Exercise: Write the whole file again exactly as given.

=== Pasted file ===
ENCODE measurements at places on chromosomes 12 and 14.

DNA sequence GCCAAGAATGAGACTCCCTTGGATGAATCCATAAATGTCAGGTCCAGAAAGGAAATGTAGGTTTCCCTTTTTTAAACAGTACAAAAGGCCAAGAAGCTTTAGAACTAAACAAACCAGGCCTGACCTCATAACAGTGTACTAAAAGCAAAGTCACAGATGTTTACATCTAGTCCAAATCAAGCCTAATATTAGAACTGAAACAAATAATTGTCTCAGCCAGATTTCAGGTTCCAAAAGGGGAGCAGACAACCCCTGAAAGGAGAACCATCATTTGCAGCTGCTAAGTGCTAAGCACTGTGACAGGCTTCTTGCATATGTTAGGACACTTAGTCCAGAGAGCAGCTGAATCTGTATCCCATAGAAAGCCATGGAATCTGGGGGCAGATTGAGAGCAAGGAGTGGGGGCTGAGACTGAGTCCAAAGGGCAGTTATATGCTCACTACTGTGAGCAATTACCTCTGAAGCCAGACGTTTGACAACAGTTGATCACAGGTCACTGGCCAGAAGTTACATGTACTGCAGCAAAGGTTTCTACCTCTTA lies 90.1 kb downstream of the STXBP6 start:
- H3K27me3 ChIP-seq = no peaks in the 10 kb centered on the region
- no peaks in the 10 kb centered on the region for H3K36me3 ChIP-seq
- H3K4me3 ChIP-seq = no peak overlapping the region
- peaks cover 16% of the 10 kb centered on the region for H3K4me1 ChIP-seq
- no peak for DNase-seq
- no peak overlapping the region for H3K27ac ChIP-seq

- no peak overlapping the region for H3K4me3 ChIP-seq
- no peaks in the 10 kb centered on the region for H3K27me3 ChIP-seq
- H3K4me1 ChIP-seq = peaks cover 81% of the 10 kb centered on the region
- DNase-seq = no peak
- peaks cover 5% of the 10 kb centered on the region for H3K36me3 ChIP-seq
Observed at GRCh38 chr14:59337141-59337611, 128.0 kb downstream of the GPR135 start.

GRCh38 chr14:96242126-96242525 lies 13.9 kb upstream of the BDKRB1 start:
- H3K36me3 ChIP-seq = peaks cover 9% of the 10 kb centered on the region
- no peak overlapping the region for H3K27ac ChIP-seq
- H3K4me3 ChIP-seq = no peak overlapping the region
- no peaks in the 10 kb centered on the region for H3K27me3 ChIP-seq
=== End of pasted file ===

ENCODE measurements at places on chromosomes 12 and 14.

DNA sequence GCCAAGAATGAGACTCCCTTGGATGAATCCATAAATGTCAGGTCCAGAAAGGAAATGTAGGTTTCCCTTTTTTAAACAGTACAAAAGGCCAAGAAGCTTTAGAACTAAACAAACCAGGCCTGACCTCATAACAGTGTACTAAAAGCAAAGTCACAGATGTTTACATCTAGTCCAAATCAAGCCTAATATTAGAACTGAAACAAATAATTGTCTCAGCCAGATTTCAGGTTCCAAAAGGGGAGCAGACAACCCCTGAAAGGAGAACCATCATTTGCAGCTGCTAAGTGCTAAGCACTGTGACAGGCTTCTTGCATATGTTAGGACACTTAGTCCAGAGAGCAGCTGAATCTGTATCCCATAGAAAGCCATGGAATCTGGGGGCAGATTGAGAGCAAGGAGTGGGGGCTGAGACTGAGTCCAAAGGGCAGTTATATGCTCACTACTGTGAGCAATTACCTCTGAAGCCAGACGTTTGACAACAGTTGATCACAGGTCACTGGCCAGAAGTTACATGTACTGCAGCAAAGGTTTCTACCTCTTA lies 90.1 kb downstream of the STXBP6 start:
- H3K27me3 ChIP-seq = no peaks in the 10 kb centered on the region
- no peaks in the 10 kb centered on the region for H3K36me3 ChIP-seq
- H3K4me3 ChIP-seq = no peak overlapping the region
- peaks cover 16% of the 10 kb centered on the region for H3K4me1 ChIP-seq
- no peak for DNase-seq
- no peak overlapping the region for H3K27ac ChIP-seq

- no peak overlapping the region for H3K4me3 ChIP-seq
- no peaks in the 10 kb centered on the region for H3K27me3 ChIP-seq
- H3K4me1 ChIP-seq = peaks cover 81% of the 10 kb centered on the region
- DNase-seq = no peak
- peaks cover 5% of the 10 kb centered on the region for H3K36me3 ChIP-seq
Observed at GRCh38 chr14:59337141-59337611, 128.0 kb downstream of the GPR135 start.

GRCh38 chr14:96242126-96242525 lies 13.9 kb upstream of the BDKRB1 start:
- H3K36me3 ChIP-seq = peaks cover 9% of the 10 kb centered on the region
- no peak overlapping the region for H3K27ac ChIP-seq
- H3K4me3 ChIP-seq = no peak overlapping the region
- no peaks in the 10 kb centered on the region for H3K27me3 ChIP-seq